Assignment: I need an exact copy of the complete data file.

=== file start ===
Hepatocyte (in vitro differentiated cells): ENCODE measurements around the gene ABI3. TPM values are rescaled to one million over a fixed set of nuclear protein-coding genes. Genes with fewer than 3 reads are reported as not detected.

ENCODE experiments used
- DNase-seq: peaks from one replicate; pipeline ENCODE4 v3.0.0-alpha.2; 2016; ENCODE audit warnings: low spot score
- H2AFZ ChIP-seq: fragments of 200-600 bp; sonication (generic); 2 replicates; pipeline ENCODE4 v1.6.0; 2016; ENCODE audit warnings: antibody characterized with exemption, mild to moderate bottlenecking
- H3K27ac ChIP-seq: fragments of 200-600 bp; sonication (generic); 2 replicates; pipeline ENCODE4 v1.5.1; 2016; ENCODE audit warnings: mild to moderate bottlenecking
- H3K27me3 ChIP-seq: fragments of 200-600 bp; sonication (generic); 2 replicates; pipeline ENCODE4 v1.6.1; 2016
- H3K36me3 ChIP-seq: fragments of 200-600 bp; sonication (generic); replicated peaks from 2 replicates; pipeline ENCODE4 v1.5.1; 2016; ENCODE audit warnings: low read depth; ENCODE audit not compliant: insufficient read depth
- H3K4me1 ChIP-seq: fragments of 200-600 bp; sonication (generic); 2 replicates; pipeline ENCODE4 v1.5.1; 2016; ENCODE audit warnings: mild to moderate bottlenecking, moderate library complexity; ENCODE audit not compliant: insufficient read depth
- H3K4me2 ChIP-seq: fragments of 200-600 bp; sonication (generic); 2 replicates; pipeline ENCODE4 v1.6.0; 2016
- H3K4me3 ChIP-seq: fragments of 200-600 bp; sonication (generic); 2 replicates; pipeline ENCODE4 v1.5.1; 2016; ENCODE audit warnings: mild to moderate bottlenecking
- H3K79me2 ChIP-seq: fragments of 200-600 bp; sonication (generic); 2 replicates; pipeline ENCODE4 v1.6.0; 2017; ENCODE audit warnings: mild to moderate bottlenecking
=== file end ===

Hepatocyte (in vitro differentiated cells): ENCODE measurements around the gene ABI3. TPM values are rescaled to one million over a fixed set of nuclear protein-coding genes. Genes with fewer than 3 reads are reported as not detected.

ENCODE experiments used
- DNase-seq: peaks from one replicate; pipeline ENCODE4 v3.0.0-alpha.2; 2016; ENCODE audit warnings: low spot score
- H2AFZ ChIP-seq: fragments of 200-600 bp; sonication (generic); 2 replicates; pipeline ENCODE4 v1.6.0; 2016; ENCODE audit warnings: antibody characterized with exemption, mild to moderate bottlenecking
- H3K27ac ChIP-seq: fragments of 200-600 bp; sonication (generic); 2 replicates; pipeline ENCODE4 v1.5.1; 2016; ENCODE audit warnings: mild to moderate bottlenecking
- H3K27me3 ChIP-seq: fragments of 200-600 bp; sonication (generic); 2 replicates; pipeline ENCODE4 v1.6.1; 2016
- H3K36me3 ChIP-seq: fragments of 200-600 bp; sonication (generic); replicated peaks from 2 replicates; pipeline ENCODE4 v1.5.1; 2016; ENCODE audit warnings: low read depth; ENCODE audit not compliant: insufficient read depth
- H3K4me1 ChIP-seq: fragments of 200-600 bp; sonication (generic); 2 replicates; pipeline ENCODE4 v1.5.1; 2016; ENCODE audit warnings: mild to moderate bottlenecking, moderate library complexity; ENCODE audit not compliant: insufficient read depth
- H3K4me2 ChIP-seq: fragments of 200-600 bp; sonication (generic); 2 replicates; pipeline ENCODE4 v1.6.0; 2016
- H3K4me3 ChIP-seq: fragments of 200-600 bp; sonication (generic); 2 replicates; pipeline ENCODE4 v1.5.1; 2016; ENCODE audit warnings: mild to moderate bottlenecking
- H3K79me2 ChIP-seq: fragments of 200-600 bp; sonication (generic); 2 replicates; pipeline ENCODE4 v1.6.0; 2017; ENCODE audit warnings: mild to moderate bottlenecking